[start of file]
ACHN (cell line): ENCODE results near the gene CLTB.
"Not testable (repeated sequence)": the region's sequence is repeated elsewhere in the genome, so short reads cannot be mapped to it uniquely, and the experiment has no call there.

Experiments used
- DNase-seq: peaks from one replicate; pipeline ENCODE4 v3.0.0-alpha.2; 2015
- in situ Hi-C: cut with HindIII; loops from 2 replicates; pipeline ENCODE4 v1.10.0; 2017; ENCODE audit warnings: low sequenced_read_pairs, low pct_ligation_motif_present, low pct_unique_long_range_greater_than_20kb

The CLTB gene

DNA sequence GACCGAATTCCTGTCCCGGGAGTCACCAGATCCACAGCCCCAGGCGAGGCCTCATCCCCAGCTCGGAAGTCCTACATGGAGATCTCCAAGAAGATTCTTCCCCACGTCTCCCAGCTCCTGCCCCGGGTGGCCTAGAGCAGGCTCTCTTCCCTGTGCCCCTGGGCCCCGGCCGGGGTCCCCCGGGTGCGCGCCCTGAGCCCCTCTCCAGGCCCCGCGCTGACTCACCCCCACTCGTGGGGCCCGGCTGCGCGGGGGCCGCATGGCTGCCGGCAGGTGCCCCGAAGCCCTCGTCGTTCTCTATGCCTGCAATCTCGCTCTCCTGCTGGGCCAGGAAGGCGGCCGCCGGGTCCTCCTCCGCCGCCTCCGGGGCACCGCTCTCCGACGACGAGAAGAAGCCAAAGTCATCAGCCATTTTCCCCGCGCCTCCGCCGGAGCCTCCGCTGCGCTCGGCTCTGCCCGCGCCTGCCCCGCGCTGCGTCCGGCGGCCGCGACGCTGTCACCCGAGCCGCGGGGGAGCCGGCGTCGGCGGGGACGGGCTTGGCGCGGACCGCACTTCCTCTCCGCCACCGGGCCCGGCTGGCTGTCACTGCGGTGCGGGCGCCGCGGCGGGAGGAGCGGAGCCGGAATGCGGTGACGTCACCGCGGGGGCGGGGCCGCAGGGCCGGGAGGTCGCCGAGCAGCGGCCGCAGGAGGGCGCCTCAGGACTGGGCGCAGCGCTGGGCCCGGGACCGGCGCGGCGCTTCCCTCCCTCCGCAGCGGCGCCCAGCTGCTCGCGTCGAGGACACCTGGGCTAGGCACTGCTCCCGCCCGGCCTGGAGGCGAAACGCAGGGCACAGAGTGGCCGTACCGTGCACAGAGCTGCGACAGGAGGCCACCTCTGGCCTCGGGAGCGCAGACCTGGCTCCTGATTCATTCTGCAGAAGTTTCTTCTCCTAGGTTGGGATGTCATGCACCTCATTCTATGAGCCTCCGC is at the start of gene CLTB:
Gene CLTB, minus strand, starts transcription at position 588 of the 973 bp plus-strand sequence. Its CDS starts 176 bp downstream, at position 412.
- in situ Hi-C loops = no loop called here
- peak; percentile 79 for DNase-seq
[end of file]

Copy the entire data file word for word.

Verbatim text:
ACHN (cell line): ENCODE results near the gene CLTB.
"Not testable (repeated sequence)": the region's sequence is repeated elsewhere in the genome, so short reads cannot be mapped to it uniquely, and the experiment has no call there.

Experiments used
- DNase-seq: peaks from one replicate; pipeline ENCODE4 v3.0.0-alpha.2; 2015
- in situ Hi-C: cut with HindIII; loops from 2 replicates; pipeline ENCODE4 v1.10.0; 2017; ENCODE audit warnings: low sequenced_read_pairs, low pct_ligation_motif_present, low pct_unique_long_range_greater_than_20kb

The CLTB gene

DNA sequence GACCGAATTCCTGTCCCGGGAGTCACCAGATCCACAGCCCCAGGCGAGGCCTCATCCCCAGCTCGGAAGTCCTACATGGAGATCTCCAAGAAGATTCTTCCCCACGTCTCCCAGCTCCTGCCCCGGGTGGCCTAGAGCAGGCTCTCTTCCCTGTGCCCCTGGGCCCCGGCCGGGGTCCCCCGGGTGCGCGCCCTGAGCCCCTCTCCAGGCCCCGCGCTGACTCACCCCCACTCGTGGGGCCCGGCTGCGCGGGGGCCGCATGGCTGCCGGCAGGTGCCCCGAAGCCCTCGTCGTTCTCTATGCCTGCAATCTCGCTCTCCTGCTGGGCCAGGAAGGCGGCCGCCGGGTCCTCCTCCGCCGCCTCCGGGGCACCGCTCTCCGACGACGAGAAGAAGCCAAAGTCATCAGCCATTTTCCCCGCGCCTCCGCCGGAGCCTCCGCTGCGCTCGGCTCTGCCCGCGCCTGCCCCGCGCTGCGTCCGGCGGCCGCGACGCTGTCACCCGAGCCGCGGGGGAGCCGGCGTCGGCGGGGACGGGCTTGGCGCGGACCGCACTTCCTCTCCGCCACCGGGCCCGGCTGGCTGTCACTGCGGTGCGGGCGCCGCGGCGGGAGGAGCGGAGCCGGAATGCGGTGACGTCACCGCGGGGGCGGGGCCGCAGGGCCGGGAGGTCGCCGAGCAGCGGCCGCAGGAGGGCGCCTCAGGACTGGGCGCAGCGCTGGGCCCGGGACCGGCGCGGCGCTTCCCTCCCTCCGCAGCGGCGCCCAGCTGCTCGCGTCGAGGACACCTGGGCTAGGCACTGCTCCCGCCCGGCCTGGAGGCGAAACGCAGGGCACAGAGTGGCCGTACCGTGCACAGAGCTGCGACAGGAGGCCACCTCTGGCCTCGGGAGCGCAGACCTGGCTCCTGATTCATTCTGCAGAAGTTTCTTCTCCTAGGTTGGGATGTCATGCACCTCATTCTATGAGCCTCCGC is at the start of gene CLTB:
Gene CLTB, minus strand, starts transcription at position 588 of the 973 bp plus-strand sequence. Its CDS starts 176 bp downstream, at position 412.
- in situ Hi-C loops = no loop called here
- peak; percentile 79 for DNase-seq